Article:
We need HS2, HS3 and beyond

It has wasted a lot of money – but we still need 21st-century infrastructure.

James Woudhuysen


Boris Johnson’s appointment of Dominic Cummings as his special adviser has provoked much vitriol. But far less noted, and far more worthy of scrutiny, is his decision to make Andrew Gilligan his adviser on transport. Gilligan, an opponent of HS2, will insist on the project being cancelled, despite the £4 billion in costs already incurred. Given that Boris and plenty of his cabinet are also longstanding critics of HS2, chances are that Gilligan will have his way.

Cancelling HS2 would save Boris money and appease both NIMBY and liberal opinion. It would satisfy pub debaters who see every megaproject as a product of either politicians’ vanity or, worse, male politicians’ testosterone. Such a move would appear to be no-nonsense and decisive. All good for Boris, perhaps.

But HS2 has strong and weak arguments both for and against. The original Labour proposal for HS2, made in 2010 by Lord Adonis, was founded on environmental grounds that were always extremely flimsy. Certainly, too, the cost-benefit analysis justifying HS2, – conducted by the most-fined accountancy firm in Britain, KPMG – was ridiculous. Attempts to justify the initiative in terms of closing the north-south economic divide overstated the power of a single line to serve long-neglected regions, especially when rail in the north is beset by problems of overcrowding, 40-year-old rolling stock, unreliability and bad connectivity.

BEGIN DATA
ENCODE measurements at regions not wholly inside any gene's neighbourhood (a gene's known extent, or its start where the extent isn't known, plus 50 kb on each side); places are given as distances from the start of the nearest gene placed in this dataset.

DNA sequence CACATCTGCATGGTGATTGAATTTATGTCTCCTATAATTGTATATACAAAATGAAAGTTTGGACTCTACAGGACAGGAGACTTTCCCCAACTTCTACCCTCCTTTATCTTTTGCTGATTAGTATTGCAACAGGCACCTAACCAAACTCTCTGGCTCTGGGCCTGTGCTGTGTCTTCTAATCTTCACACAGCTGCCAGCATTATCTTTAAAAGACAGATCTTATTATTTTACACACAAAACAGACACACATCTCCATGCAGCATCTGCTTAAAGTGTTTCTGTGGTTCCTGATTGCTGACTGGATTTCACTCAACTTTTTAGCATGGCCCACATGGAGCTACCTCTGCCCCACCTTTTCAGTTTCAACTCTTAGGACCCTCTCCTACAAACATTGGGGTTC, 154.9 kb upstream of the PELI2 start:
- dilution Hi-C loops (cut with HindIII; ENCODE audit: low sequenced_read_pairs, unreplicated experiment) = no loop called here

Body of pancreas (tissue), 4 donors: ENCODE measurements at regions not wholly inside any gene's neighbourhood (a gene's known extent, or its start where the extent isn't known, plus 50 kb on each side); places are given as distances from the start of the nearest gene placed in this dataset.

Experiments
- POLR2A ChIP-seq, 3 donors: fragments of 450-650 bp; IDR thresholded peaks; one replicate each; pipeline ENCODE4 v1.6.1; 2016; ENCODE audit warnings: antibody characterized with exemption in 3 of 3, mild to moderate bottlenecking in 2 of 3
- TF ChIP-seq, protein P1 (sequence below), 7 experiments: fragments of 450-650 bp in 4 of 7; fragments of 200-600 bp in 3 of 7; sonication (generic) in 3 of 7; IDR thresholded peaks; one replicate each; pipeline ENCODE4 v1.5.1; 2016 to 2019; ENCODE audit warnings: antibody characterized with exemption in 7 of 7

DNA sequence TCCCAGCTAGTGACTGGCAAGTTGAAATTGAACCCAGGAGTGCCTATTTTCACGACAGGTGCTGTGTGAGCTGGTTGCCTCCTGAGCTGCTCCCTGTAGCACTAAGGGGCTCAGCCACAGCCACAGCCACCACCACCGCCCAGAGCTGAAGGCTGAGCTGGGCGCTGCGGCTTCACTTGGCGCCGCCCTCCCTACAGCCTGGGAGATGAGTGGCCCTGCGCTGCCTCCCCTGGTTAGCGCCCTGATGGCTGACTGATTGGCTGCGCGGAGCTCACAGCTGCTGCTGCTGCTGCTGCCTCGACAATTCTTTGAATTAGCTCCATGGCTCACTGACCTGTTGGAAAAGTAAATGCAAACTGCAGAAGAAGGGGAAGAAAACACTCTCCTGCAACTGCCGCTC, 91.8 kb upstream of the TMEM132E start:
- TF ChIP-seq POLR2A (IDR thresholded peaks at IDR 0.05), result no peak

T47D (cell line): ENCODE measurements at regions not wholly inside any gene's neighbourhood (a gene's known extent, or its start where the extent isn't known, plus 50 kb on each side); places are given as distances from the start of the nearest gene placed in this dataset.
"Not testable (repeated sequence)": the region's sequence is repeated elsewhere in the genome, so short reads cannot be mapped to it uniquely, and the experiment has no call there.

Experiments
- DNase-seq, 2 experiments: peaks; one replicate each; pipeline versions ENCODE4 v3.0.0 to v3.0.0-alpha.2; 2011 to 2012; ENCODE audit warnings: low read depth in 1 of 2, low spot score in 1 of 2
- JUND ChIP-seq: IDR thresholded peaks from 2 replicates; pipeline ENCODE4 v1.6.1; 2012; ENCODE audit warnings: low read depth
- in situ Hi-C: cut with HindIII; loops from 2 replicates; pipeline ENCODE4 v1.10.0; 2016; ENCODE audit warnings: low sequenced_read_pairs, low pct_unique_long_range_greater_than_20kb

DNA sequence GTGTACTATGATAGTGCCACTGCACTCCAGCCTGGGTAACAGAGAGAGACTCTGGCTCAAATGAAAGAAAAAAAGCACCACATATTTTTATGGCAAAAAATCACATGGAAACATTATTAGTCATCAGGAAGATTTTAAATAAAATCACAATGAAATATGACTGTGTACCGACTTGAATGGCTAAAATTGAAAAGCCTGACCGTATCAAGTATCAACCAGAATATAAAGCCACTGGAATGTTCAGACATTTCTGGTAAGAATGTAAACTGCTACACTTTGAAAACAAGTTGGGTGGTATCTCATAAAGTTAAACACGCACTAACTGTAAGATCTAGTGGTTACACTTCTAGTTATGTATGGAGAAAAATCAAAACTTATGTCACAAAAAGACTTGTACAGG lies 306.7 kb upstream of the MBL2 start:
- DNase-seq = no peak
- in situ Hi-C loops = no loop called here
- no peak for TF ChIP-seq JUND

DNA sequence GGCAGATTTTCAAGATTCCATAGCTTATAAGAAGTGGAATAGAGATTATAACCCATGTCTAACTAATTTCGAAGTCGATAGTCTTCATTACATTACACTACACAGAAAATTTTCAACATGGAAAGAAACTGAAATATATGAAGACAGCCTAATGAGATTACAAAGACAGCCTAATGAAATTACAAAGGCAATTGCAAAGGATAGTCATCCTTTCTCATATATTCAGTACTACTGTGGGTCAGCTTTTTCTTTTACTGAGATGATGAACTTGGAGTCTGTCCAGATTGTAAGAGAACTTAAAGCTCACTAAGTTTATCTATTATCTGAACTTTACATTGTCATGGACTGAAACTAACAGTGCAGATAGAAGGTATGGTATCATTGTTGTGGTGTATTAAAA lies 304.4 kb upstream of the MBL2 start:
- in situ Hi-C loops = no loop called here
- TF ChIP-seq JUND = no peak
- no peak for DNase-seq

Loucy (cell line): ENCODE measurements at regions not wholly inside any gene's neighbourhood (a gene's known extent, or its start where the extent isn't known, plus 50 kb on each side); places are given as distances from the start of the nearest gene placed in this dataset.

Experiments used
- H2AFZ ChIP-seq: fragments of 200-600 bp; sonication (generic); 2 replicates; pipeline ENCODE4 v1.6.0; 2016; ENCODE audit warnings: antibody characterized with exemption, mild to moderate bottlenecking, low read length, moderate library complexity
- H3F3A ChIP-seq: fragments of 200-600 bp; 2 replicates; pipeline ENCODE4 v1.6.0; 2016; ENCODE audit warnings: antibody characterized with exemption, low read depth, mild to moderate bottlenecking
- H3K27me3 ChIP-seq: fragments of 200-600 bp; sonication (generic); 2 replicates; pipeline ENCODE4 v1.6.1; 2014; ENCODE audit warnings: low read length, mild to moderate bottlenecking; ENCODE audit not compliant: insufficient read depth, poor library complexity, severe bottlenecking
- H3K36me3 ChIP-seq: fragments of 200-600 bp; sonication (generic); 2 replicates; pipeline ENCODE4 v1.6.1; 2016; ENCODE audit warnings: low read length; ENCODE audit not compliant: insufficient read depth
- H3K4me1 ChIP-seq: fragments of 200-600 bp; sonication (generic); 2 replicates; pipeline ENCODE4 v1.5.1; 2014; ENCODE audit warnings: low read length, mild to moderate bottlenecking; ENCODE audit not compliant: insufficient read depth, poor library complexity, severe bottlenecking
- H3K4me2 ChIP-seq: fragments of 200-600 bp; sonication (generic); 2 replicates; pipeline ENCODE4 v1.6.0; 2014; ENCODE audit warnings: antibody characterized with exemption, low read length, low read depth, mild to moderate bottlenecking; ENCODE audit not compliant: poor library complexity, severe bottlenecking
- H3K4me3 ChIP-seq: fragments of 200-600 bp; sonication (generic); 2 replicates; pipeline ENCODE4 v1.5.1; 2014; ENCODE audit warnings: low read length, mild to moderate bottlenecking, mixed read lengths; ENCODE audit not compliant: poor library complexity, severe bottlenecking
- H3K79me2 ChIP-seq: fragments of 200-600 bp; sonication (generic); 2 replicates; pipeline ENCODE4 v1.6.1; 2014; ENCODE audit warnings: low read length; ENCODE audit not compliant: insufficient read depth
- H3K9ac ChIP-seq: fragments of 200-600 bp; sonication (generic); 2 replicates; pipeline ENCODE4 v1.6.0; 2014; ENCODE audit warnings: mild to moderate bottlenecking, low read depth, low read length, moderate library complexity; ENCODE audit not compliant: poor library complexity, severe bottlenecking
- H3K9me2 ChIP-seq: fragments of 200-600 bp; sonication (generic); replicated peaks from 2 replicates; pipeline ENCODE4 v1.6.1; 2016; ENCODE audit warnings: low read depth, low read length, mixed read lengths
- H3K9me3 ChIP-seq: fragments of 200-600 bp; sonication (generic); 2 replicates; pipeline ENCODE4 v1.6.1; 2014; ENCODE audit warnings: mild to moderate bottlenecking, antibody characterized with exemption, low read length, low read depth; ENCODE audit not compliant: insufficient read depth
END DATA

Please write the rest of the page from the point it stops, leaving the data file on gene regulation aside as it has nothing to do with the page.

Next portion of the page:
Given the wider financialisation of the British economy, the boondoggle characteristics of HS2 should also be no surprise: it has been a gravy train for lawyers, property sharks, bean-counters, architects, consultants and planners. Much had already been spent on it before a single sleeper was laid. HS2 execs have come, gone, and cashed out handsomely.

But all of this aside, the country needs new rail infrastructure – badly. As spiked has consistently argued, we need both HS2 and what has now been dubbed ‘Northern Powerhouse Rail’ (NPR), aka HS3. On top of that, we need better conventional rail, road and air links throughout the UK. We should consider and start experimenting with 600-800kph magnetic-levitation trains, or a 460kph hyperloop, as alternatives. The rot in our transport system has gone on long enough. Britain needs to be brought into the 21st century.

Recently, the House of Lords’ Economic Affairs Committee produced a damning assessment of the costs and sheer inertia that have surrounded HS2. Strangely, the report actually laments that HS2 ‘will be faster than any railway operates in the world at present’. It calls for any final decision to proceed with the project to be based on ‘a new appraisal of the business case’. This slowly-slowly posture completely sums up the risk-obsessed mentality of the British bourgeoisie. Another delay is bad news for the country, but good news for the lords and their friends as it means another opportunity for the suits to put their noses in the trough. Naturally, the Labour Party also favours delay: shadow transport secretary Andy McDonald has called for HS2 to be subjected to an independent inquiry.